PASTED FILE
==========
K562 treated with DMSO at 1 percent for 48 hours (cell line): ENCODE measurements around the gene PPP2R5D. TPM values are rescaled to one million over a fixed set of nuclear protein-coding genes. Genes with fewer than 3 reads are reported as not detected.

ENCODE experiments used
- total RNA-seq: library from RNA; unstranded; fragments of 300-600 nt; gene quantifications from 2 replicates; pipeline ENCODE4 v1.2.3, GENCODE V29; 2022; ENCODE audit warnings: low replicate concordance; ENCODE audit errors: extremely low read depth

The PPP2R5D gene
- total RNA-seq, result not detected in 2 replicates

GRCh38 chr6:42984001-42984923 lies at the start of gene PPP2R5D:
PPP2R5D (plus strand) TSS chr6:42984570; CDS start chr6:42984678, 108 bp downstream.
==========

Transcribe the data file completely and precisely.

K562 treated with DMSO at 1 percent for 48 hours (cell line): ENCODE measurements around the gene PPP2R5D. TPM values are rescaled to one million over a fixed set of nuclear protein-coding genes. Genes with fewer than 3 reads are reported as not detected.

ENCODE experiments used
- total RNA-seq: library from RNA; unstranded; fragments of 300-600 nt; gene quantifications from 2 replicates; pipeline ENCODE4 v1.2.3, GENCODE V29; 2022; ENCODE audit warnings: low replicate concordance; ENCODE audit errors: extremely low read depth

The PPP2R5D gene
- total RNA-seq, result not detected in 2 replicates

GRCh38 chr6:42984001-42984923 lies at the start of gene PPP2R5D:
PPP2R5D (plus strand) TSS chr6:42984570; CDS start chr6:42984678, 108 bp downstream.